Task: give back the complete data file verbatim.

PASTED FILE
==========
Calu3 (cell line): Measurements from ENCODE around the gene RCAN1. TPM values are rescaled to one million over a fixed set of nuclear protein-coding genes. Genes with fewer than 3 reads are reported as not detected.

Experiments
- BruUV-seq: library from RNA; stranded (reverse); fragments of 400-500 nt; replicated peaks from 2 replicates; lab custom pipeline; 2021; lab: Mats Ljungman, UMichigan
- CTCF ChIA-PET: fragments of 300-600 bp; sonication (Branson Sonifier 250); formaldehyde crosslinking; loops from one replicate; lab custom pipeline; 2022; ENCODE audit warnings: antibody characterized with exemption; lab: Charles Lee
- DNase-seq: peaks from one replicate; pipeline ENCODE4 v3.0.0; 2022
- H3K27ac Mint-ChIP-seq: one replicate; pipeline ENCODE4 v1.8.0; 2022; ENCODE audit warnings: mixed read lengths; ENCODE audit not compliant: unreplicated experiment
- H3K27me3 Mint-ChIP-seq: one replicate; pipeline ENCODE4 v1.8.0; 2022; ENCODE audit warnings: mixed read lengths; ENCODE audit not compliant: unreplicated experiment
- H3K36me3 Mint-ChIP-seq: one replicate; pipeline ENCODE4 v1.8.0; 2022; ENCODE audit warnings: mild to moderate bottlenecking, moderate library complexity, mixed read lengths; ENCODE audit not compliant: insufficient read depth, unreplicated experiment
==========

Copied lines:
Calu3 (cell line): Measurements from ENCODE around the gene RCAN1. TPM values are rescaled to one million over a fixed set of nuclear protein-coding genes. Genes with fewer than 3 reads are reported as not detected.

Experiments
- BruUV-seq: library from RNA; stranded (reverse); fragments of 400-500 nt; replicated peaks from 2 replicates; lab custom pipeline; 2021; lab: Mats Ljungman, UMichigan
- CTCF ChIA-PET: fragments of 300-600 bp; sonication (Branson Sonifier 250); formaldehyde crosslinking; loops from one replicate; lab custom pipeline; 2022; ENCODE audit warnings: antibody characterized with exemption; lab: Charles Lee
- DNase-seq: peaks from one replicate; pipeline ENCODE4 v3.0.0; 2022
- H3K27ac Mint-ChIP-seq: one replicate; pipeline ENCODE4 v1.8.0; 2022; ENCODE audit warnings: mixed read lengths; ENCODE audit not compliant: unreplicated experiment
- H3K27me3 Mint-ChIP-seq: one replicate; pipeline ENCODE4 v1.8.0; 2022; ENCODE audit warnings: mixed read lengths; ENCODE audit not compliant: unreplicated experiment
- H3K36me3 Mint-ChIP-seq: one replicate; pipeline ENCODE4 v1.8.0; 2022; ENCODE audit warnings: mild to moderate bottlenecking, moderate library complexity, mixed read lengths; ENCODE audit not compliant: insufficient read depth, unreplicated experiment